Viewpoint: It’s not classrooms that need fixing, it’s state bureaucracy
Many worthwhile improvements have been made to increase the educational performance of Delaware’s students. We have experienced Visions, Races, increased resources, more administrators and support staff. The dilemma is that despite these worthwhile efforts there has been no significant education improvement in over 30 years!
The National Assessment of Educational Progress (NAEP) shows that from 1999 to 2017 our eighth- graders’ progress has been flat with two-thirds functionally illiterate in math and reading. The Alliance for Excellent Education reports only 34% are college-ready. Recently local colleges reported 53% of entering Delaware freshmen required remediation.
Money isn’t the issue. In 2013 NAEP and the U.S. Dept. of Education ranked Delaware 10th in per-pupil expenditures. From 1999 to 2017, per-pupil spending was up about twice the inflationary rate. In 1998 it was $7,255 per pupil and in 2015 it was $14,244 per pupil. If capital expenditures were included it would have been over $20,000. In 1998 there were 21 students per administrator. In 2017 there were 13.9 students per administrative staff member. That’s a lower ratio than students per teacher (14.7)!
The dilemma was recognized, and a solution was proposed in 1995 when Gov. Carper, State Superintendent Mike Ferguson and a business consortium led by the DuPont Co. realized that the source of the problem was also a liability to the state’s economy.
Anyone living or working in Delaware was being adversely affected by fewer jobs, lower property values, higher taxes and crime rates, etc. People were living across the state line to avoid our schools. Previous efforts focused on what teachers were doing in the schools when, in fact, the real problem was the bureaucratic system that controlled the education process or how teachers got the job done.
A systemic change was the solution. Bill Manning, former president of the Red Clay School Board, once described the existing bureaucratic education system as the “blob” that needed to be pitched.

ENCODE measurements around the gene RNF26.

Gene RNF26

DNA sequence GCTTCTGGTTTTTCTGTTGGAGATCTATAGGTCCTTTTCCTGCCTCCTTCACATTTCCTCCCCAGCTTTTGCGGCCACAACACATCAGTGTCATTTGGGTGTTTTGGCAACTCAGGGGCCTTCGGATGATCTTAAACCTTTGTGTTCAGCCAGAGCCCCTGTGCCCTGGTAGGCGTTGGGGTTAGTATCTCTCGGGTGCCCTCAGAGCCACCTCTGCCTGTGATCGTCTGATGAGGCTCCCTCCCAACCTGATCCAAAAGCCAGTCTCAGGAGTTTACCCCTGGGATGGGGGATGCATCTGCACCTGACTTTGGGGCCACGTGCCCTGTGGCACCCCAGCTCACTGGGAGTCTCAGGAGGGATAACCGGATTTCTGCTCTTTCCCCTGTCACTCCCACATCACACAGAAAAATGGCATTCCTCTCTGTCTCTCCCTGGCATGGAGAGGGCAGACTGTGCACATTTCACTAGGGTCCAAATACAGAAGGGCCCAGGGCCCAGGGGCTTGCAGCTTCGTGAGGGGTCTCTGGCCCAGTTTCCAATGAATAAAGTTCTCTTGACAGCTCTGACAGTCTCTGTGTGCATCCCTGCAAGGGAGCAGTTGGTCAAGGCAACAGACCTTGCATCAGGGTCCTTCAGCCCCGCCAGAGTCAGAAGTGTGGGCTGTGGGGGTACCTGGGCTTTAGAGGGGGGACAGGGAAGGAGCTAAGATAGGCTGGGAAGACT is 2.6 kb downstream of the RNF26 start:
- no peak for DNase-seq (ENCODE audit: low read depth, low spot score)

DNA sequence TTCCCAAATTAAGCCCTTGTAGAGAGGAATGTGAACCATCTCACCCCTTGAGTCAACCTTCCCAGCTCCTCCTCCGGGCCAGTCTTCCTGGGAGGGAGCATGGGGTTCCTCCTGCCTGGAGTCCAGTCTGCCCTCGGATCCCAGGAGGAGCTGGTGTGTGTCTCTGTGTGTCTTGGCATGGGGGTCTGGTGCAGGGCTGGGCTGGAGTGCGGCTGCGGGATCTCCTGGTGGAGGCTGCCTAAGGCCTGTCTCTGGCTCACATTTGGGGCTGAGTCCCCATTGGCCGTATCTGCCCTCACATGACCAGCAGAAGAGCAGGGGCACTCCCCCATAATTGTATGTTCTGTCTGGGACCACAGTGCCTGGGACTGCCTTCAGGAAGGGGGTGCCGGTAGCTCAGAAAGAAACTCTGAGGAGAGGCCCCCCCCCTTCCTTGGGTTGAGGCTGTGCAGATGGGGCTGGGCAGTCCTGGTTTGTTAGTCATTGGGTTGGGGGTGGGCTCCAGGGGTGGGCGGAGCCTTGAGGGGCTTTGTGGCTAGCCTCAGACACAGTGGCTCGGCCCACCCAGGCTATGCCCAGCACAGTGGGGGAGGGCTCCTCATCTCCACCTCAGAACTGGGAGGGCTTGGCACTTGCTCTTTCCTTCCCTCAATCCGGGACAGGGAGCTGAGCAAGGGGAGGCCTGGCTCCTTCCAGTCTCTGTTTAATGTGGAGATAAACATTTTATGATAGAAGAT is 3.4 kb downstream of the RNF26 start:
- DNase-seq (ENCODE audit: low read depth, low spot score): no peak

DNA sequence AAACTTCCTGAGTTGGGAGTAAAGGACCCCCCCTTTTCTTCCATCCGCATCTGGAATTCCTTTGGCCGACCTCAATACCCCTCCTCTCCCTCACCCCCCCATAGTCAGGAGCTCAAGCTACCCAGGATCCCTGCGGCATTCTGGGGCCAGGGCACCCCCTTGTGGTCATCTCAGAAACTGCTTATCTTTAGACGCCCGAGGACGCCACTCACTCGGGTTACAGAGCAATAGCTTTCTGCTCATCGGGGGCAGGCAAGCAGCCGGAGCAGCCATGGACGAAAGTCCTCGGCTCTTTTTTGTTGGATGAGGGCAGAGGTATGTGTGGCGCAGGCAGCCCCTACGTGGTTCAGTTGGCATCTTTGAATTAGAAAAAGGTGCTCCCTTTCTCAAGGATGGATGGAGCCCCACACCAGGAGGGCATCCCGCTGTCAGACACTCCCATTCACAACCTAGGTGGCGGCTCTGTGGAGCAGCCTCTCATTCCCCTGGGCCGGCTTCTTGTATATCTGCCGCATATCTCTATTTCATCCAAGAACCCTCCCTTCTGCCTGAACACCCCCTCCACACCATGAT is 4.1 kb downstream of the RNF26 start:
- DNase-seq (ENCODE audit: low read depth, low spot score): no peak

The systemic solution (suggested by the Brookings Institution) was to have operational decision-making moved from school boards and district bureaucracies and placed in the individual schools led by principals professionally prepared to be the schools’ CEOs (Chief Education Officers) working with their teachers. Steve Jobs once said, “It doesn’t make sense to hire smart people and then tell them what to do; we hire smart people so they can tell us what to do.”
Board responsibilities would be reduced to oversight (accountability), requested support from schools, and appeals of local decisions. Boards would become much less directive and more supportive of schools. Operating surpluses would be retained by the individual school encouraging financial efficiency.
Such a shift would make the reduction of the number of school districts, district and state personnel, and related expenses a logical next step. This would provide the financial resources to improve teacher salaries making retention of good teachers and the attraction of highly qualified teachers easier.
Teachers are a critical factor in providing quality education to students and yet, in Delaware, annual inflation has averaged 2.3% over the last 20 years while teacher salaries have increased an average of 1.6%. Teachers are making less today than they were 20 years ago.
Mike Ferguson, co-author of the Charter School Law, noted that if a system were in place to “empower local communities to try new, unique solutions to problems that are facing their own schools,” then “reliance on bureaucratic decisions would be a thing of the past.”
In business, local control provides better “buy-in” by personnel and produces better results. The business of education deserves nothing less.
Charter schools were to model, hone and share innovative ideas including local control and its implementation with traditional schools. It never happened. All the original supporters are gone (governor, superintendent, business leaders) and the system that was to be changed took control of the change agent (charters).
We need to begin by passing BOLD legislation to empower qualified school personnel to do the jobs they were hired to do. This will put parents in closer contact with the decision-makers of their children’s schools. Once schools are improved, districts reduced, oversight in place, we’ll work on real parental choice. Are these changes really necessary? It was George Bernard Shaw who said, “Progress without change is impossible.”
Ron Russo is executive director and Senior Fellow at the Caesar Rodney Institute. He is past principal of St. Mark’s High School and the founding president of the Charter School of Wilmington. Ron can be reached at RonRusso@CaesarRodney.org.